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Melbourne port will raise port fees and charges

From 1 July for completing a channel deepening project Australia's Melbourne port will raise port fees and charges from 1 July as part of its cost recovery after completing a channel deepening project.Under Port of Melbourne Corporation's (PoMC) new tariff schedule, wharfage charges for twenty-foot containers will increase by A$1.70 to A$40.10 including goods and services tax (GST), while empty container charges will increase by A$0.40 to A$10.00 plus GST.The infrastructure levy will increase by A$1 to A$34.10 plus GST with direct Bass Strait movements retaining their exemption. Foremost amongst our considerations is the need to adequately and prudently fund port infrastructure against the background of rising engineering costs to develop and maintain a level of service our customers rightly expect, said Stephen Bradford, chief executive officer of PoMC.The modest fee increases are generally in the range of 3.0% to 4.5% with minor reductions in concessionary rates which have been previously flagged with industry through consultation, he said.Source: Seatrade Asia

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Guidelines released for a deep sea port in South Australia

Needed more impact data Guidelines have been released for a deep sea port proposed for lower Eyre Peninsula in South Australia.Adelaide-based Centrex Metals is planning for iron ore exports to China and wants to build a port facility between Port Neil and Tumby Bay.Some locals fear it will destroy Lipson Cove and its island conservation park.The proposal includes a jetty extending more than 500 metres into Spencer Gulf.The Development Assessment Commission says the company will need to produce a public environmental report for the planned development, which was given major project status last January because, among other things, Centrex wants a large shipping terminal in a rural coastal location.It says visual and community impacts, especially on tourism and recreational use of Lipson Cove, must be considered.Centrex says another major iron ore deposit has now been confirmed on Eyre Peninsula.The Carrow prospect, north-east of Tumby Bay, has at least 159 million tonnes of magnetite along a 3.4-kilometre strike.Source: ABC News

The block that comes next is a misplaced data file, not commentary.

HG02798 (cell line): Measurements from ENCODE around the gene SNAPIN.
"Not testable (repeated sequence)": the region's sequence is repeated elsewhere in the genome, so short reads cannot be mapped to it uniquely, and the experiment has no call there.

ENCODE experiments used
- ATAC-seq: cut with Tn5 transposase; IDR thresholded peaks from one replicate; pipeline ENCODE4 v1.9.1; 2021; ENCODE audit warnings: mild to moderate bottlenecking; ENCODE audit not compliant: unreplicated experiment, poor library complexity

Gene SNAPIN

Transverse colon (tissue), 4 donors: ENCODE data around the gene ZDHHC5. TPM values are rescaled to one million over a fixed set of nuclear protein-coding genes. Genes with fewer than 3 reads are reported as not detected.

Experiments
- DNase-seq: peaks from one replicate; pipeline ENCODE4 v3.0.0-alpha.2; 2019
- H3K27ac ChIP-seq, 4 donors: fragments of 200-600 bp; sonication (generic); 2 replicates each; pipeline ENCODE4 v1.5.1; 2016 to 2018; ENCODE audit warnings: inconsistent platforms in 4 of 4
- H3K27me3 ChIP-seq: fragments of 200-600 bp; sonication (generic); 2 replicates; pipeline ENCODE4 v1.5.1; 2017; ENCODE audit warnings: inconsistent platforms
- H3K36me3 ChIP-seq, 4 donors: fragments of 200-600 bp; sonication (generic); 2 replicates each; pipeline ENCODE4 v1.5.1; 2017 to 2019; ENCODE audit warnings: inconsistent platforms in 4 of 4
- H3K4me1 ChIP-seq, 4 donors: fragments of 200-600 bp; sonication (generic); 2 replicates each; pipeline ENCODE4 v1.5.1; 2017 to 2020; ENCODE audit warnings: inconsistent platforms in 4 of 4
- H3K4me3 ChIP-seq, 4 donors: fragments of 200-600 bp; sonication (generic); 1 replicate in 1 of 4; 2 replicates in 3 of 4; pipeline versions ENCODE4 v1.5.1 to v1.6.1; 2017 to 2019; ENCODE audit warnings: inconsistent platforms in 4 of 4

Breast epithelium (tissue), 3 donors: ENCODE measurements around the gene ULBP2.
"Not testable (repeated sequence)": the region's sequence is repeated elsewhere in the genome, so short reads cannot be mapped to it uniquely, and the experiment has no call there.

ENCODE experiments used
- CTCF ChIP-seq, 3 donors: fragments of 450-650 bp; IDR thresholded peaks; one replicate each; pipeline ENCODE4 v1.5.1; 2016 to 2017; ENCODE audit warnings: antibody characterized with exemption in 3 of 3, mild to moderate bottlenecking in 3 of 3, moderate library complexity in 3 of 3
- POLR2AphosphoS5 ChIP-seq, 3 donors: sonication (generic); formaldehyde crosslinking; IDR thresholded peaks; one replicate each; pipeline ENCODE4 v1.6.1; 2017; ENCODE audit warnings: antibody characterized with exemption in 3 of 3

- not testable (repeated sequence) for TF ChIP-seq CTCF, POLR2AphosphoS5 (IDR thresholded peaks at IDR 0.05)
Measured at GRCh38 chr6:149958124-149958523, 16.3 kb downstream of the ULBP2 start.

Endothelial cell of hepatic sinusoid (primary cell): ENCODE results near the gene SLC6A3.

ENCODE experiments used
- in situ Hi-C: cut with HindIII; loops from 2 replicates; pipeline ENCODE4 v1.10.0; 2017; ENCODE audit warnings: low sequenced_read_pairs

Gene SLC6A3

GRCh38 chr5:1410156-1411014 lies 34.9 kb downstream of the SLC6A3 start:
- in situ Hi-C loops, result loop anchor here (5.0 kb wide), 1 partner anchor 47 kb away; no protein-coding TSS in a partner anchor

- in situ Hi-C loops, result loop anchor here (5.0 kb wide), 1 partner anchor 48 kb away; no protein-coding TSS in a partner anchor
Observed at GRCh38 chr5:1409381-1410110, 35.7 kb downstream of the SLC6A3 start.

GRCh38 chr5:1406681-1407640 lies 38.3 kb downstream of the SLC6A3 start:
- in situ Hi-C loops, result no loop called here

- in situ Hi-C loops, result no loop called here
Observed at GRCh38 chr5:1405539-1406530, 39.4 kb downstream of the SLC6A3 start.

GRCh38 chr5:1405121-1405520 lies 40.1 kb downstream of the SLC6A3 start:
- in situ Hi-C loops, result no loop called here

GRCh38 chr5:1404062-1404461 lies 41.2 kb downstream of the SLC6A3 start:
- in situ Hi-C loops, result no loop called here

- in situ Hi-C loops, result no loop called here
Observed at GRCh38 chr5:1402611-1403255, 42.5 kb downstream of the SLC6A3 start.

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Maritime Union of Australia has recommended industrial action at container ports

The union should guarantee no further strikes, bans or limitations of any kind The Maritime Union of Australia has recommended that industrial action at container ports in Sydney, Brisbane and Fremantle be called off, the union said in a statement, citing concerns in the farming community, Reuters reports.The union, fighting for arbitration to be included in their new pay agreement with ports operator Patrick, owned by Asciano , imposed limited work bans and no overtime at some Patrick's operations this week.Patrick responded on Wednesday by standing down workers."Patrick has chosen to escalate this dispute by unilaterally closing down its container terminals, which was never intended by the MUA," National Secretary of the MUA Paddy Crumlin said."We've listened to the concerns of the rural community and responded accordingly," he added.Asciano shaved its full-year earnings forecast by up to 0.7 percent on Thursday due to the dispute with dockers.It said its revenue outlook would fall by up to A$8 million and its earnings before interest and tax would be up to A$4 million lower than its March forecast of full-year EBIT between A$530 million and A$540 million.Patrick welcomed the decision by the union to lift its industrial action but said that the ...

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Strike disrupts trade at four Australian box terminals